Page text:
Listen back to features and interviews from 95bFM's daily news & current affairs show, The Wire. Your hosts Amanda Robinson, Mack Smith, Ximena Smith (no relation), Jogai Bhatt and Tess Barnett focus on the issues of Tāmaki Makaurau and elsewhere, in independent-thinking bFM style. Weekdays 12-1pm on 95bFM.
This Thursday on the Wire, Produer Ben talks to Amnesty International’s Meg de Ronde about their protest outside the Australian consulate last week, and also speaks with FIRST union’s Maxine Gay about the Warehouse’s (controversial) Red Shirts Community Programme. Harry brings you State of the States, talking President Trump's dismal approval rating, and also speaks with leader of the Labour Party Andrew Little on this week's newly released Labour fiscal plan 2017. Stay tuned 'til the end to catch advice corner in tribute to Jogai too.
The Opportunities Party has released policy regarding a universal basic income for 18-23 year olds who will receive $200 a week unconditionally. Party leader Gareth Morgan says it is no more controversial than giving over 65's a pension and that people in an affluent society like this are owed a duty of being able to live in dignity. 95bFM producer Reuben McLaren speaks to The Opportunities Party deputy leader, Geoff Simmons, to find out more about this policy.
If you’re a music-loving female, then chances are you’ve experienced uncool behaviour at gigs - sexual harassment and douchebags are rife in packed crowds and moshpits. A band trying to change the conversation around this is In Hearts Wake - their new music video for Nomad has got an all female moshpit, highlighting the need to make the gig space safe and friendly for everyone. Ximena catches up with Jake from the band ahead of their trip to New Zealand for an upcoming gig.
If you’re keen to see In Hearts Wake, they are playing at the King's Arms Tavern on August 26th.
A criminal justice forum will be happening tomorrow night at Auckland University’s Library Basement. The talk, organised by JustSpeak, aims to critically analyse New Zealand's issues with the criminal justice system, and to hear from politicians about their criminal justice policies going into this year’s election. Jacinda Ardern, Simon O’Connor, Jan Logie, Mahesh Bindra, Damian Light, Geoff Simmons and Elliot Ikilei will all be in attendance, with journalist Paula Penfold hosting the evening. 95bFM producer Will Parsonson speaks to JustSpeak’s chair, Katie Bruce, about what people can expect from the talk taking place tomorrow.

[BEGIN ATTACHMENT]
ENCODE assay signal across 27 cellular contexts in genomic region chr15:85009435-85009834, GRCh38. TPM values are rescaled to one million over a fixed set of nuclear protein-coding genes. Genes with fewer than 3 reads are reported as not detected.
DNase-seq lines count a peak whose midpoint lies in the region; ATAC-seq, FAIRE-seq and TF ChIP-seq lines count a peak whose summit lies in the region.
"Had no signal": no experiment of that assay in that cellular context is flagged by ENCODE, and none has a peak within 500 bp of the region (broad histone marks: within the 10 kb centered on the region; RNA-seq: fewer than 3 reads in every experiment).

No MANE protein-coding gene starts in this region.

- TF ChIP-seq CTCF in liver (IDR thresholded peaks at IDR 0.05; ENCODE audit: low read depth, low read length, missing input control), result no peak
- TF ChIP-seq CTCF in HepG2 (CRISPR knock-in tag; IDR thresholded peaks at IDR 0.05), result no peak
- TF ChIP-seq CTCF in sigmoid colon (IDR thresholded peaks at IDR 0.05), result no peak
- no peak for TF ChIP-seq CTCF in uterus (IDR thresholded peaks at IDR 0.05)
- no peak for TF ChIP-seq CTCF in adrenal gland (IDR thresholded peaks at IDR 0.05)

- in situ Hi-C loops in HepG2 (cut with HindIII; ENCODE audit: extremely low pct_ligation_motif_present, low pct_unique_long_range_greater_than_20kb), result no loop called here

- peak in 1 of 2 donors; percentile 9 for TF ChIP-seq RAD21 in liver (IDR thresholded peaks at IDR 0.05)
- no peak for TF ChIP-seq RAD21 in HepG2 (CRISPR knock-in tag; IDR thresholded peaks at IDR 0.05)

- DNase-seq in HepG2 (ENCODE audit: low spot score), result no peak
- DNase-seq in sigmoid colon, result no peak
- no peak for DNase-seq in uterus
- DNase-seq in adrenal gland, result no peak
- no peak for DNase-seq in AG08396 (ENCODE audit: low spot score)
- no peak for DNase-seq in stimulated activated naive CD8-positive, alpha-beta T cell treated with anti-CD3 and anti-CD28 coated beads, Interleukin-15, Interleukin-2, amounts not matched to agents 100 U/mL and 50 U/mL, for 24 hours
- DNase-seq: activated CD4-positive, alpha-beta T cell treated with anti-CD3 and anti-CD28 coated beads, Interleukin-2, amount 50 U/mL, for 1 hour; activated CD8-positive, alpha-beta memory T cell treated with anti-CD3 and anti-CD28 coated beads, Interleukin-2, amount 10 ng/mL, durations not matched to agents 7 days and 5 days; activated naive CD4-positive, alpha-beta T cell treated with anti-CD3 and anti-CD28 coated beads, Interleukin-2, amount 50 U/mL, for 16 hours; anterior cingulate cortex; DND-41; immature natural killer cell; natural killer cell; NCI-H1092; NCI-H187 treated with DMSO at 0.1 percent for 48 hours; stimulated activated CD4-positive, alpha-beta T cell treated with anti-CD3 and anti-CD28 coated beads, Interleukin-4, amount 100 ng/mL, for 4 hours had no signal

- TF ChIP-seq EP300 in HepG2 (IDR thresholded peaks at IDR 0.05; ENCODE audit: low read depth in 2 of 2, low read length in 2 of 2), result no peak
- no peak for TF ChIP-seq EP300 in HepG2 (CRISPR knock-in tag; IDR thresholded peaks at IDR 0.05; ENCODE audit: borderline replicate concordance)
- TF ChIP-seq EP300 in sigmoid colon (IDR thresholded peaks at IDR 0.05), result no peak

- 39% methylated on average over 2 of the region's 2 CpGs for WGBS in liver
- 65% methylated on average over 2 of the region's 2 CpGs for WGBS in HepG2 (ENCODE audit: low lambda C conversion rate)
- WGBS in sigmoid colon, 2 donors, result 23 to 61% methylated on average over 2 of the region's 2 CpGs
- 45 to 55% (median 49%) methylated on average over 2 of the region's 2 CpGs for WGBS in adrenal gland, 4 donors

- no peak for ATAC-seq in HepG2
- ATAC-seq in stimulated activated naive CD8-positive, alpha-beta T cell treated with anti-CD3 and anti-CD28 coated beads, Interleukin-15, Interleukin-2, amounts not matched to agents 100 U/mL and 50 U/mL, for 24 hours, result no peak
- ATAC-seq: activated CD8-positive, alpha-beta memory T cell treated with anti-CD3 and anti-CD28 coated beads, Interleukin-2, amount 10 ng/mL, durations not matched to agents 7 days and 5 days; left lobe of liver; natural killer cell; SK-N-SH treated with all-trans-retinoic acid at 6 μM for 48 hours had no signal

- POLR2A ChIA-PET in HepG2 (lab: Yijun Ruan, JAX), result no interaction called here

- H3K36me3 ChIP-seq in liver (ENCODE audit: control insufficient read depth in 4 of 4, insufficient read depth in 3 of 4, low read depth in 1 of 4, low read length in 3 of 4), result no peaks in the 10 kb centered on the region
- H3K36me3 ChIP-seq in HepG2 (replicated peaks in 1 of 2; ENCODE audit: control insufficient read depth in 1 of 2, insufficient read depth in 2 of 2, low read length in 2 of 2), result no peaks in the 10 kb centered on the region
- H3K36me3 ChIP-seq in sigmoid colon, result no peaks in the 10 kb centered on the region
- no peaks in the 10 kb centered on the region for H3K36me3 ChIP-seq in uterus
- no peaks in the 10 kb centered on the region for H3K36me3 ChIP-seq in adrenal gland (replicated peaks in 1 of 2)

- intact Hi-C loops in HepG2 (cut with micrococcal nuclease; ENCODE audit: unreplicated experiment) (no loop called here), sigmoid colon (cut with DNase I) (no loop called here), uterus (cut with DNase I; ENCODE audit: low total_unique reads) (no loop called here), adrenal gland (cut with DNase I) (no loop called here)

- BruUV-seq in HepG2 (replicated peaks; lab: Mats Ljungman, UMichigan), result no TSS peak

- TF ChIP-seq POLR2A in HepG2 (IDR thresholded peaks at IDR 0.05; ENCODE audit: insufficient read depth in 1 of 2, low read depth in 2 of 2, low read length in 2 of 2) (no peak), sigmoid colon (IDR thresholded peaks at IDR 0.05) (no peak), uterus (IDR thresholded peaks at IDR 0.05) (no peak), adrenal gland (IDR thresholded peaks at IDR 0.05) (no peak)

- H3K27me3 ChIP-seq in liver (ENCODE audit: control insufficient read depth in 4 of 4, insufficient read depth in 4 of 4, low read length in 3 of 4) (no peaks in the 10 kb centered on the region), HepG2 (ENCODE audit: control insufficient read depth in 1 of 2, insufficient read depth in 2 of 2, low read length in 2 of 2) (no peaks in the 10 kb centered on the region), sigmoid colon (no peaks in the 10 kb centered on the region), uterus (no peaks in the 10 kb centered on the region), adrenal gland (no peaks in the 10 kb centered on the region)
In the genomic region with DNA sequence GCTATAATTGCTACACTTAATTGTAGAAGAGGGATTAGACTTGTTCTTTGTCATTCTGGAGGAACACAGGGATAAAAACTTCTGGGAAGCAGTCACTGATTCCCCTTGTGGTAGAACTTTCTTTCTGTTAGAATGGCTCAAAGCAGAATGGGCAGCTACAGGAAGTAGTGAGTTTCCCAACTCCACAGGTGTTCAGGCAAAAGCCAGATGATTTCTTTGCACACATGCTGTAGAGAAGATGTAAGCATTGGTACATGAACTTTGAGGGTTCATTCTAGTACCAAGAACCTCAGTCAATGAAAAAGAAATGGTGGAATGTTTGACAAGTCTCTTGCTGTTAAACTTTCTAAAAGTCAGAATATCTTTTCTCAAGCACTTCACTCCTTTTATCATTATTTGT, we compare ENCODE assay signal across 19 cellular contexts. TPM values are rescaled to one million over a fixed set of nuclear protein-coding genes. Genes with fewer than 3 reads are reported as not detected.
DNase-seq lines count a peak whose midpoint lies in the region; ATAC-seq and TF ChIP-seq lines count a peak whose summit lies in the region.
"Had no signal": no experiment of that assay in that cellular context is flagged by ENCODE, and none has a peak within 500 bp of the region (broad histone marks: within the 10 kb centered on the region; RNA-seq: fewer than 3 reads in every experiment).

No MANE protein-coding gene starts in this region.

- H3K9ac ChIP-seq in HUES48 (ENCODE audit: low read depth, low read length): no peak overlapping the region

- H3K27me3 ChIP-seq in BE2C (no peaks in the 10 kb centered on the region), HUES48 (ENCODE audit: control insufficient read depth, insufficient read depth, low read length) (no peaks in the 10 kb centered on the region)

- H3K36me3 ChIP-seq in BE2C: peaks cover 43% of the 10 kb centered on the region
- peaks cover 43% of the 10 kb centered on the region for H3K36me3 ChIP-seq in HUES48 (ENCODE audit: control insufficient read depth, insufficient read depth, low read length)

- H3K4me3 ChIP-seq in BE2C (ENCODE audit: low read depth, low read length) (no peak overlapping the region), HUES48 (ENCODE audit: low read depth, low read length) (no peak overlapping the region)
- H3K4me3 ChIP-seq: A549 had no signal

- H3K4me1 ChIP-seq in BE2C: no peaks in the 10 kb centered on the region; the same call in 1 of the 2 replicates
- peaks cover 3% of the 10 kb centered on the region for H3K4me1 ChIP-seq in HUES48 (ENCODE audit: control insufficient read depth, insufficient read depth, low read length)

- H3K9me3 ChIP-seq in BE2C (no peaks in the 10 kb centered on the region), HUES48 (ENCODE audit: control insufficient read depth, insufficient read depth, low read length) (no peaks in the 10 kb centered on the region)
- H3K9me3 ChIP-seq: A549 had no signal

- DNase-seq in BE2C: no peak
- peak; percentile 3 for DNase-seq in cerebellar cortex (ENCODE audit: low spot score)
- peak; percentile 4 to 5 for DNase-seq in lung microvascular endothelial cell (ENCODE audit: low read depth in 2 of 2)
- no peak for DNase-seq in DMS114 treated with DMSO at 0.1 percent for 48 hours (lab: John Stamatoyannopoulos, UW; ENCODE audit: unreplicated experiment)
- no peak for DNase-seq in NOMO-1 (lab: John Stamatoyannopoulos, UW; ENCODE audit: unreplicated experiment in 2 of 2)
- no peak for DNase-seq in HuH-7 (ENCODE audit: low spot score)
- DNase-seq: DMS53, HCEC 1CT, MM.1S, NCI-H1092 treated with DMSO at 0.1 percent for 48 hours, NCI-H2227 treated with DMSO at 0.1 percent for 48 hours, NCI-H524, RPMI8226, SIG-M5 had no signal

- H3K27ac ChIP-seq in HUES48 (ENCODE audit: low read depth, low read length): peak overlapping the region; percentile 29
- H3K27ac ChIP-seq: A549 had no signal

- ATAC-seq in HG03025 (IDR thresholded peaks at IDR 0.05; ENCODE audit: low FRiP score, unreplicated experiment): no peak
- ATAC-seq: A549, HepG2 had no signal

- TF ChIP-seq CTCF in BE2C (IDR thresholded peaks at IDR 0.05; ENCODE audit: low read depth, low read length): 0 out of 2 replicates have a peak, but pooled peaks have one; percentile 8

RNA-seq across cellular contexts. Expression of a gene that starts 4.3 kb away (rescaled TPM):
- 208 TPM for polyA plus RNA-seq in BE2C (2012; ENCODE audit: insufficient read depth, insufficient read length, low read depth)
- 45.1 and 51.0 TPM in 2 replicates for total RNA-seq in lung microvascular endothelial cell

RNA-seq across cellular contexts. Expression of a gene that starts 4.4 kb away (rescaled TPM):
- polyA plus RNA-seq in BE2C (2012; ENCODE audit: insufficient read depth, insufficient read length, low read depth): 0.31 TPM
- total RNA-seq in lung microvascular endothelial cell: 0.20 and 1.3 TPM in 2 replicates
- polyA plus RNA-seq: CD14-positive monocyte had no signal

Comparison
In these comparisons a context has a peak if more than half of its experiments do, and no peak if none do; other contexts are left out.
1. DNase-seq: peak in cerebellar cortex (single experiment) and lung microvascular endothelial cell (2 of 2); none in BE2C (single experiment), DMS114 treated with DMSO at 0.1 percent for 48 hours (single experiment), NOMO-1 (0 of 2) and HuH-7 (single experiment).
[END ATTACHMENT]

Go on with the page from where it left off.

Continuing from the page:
This week on the show, Ximena & Will are joined by a new producer, Reuben, now that Adam has left us for the world of ~paid~ journalism. They dive deep into a diverse range of topics, including a new youth policy from The Opportunities Party that proposes all 18-23 year-olds receive $200 per week, an upcoming criminal justice election forum happening at Auckland University tomorrow night, and the prospect of making moshpits female-friendly spaces. AUT’s Allan Blackman also rocks by the studio for some hectic Dear Science banter about storing video in DNA, and NZ First’s Tracey Martin lays out the argument for why there should be a referendum on abolishing the Māori seats in parliament.
Following on from the Spotify fake artists story last week, this week it is fellow music streaming site SoundCloud that is under the spotlight, with questions over its future coming to the fore. Reporter Sam Smith spoke to Public Address blogger Russell Brown about the future of SoundCloud and the state of music streaming.
At New Zealand First's election convention in Auckland on Sunday, Party leader Winston Peters made the promise that if New Zealand First was part of the next government, then they would initiate a referendum about abolishing Māori seats in parliament. This week on the show, Ximena talks to Tracey about the arguments for and against keeping the seats.
The nerdy science banter continues on Dear Science this week, even though our dear producer Adam has gone for good over to his big-boy job at Fairfax :( Allan nevertheless ploughs on sans-Adam, telling the Wednesday crew about how the first female to receive a prestigious mathematics award has died; how Harvard scientists have managed to store video inside DNA (and about a band who have released an album on strands of genetic material); and about how the New Zealand team got one silver and three bronze medals in the recent Chemistry Olympiad.
New research has proven that exposing the endangered bettong to the wild is increasing its chances of survival and despite its extremely cute appearance, perhaps babying them is not the best way to preserve them.
Also, Australians are calling for a space program, claiming they are in the right position economically and globally to do so, and Tesla is about to build the world's biggest Lithium Ion battery in South Australia.
Labour's Andrew Little is back for our weekly chat. This week, Jogai discusses Labour's new Families Package, and comments from National's Steven Joyce calling it a "convoluted spaghetti of entitlements".